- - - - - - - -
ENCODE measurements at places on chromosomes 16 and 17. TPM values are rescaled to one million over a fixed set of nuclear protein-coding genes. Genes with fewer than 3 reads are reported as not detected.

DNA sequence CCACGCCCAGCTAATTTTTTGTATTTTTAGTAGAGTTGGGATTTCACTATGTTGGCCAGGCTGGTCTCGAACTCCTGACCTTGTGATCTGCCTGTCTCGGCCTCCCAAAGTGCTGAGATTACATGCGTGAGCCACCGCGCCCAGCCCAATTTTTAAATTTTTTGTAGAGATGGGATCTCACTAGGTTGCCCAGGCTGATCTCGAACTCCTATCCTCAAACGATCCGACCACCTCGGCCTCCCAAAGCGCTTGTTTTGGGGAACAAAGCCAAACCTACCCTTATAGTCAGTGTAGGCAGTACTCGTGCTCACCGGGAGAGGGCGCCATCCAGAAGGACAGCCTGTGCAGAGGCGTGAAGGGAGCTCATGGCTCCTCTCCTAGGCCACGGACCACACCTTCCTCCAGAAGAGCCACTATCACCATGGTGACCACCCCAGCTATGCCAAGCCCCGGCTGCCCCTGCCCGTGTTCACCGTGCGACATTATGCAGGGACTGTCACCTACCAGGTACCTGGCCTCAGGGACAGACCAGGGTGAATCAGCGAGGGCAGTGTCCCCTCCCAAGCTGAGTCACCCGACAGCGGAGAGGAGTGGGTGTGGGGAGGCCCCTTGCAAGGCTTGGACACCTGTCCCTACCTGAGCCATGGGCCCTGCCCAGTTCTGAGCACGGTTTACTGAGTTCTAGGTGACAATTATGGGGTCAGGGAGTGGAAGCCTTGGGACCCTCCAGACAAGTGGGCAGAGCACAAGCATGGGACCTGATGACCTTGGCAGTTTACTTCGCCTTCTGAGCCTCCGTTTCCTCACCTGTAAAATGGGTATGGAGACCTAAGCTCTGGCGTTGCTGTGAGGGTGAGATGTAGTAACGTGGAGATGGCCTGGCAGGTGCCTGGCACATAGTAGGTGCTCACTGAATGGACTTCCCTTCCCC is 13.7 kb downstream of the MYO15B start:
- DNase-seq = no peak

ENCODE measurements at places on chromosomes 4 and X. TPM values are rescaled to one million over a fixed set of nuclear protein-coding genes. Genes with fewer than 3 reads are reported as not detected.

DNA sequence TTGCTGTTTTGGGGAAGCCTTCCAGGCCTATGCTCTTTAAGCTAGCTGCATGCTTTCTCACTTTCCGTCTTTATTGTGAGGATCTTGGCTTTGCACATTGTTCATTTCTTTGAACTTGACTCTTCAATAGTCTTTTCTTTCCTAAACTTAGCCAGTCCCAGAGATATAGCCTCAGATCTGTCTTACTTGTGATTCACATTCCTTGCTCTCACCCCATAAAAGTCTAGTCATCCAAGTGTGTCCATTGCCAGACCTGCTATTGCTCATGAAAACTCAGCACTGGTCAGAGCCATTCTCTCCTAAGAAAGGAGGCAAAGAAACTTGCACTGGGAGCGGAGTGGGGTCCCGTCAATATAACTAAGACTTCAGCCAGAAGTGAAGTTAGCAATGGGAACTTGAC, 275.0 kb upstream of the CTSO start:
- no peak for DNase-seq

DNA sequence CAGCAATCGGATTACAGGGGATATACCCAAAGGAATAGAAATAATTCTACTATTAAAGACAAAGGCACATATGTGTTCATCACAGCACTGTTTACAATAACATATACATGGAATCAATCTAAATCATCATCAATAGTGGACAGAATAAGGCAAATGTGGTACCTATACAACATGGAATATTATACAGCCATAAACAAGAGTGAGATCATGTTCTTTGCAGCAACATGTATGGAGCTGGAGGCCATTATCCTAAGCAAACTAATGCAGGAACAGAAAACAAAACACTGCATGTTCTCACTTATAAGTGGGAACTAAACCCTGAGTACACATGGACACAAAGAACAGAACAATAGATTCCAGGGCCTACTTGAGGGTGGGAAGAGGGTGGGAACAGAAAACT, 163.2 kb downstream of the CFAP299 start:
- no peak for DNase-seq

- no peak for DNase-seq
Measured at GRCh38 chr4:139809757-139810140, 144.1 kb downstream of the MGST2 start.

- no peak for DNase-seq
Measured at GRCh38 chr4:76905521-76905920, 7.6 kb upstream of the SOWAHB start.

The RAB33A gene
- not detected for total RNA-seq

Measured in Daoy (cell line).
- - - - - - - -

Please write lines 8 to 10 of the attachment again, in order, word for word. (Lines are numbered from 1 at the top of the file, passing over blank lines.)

- no peak for DNase-seq

- no peak for DNase-seq
Measured at GRCh38 chr4:139809757-139810140, 144.1 kb downstream of the MGST2 start.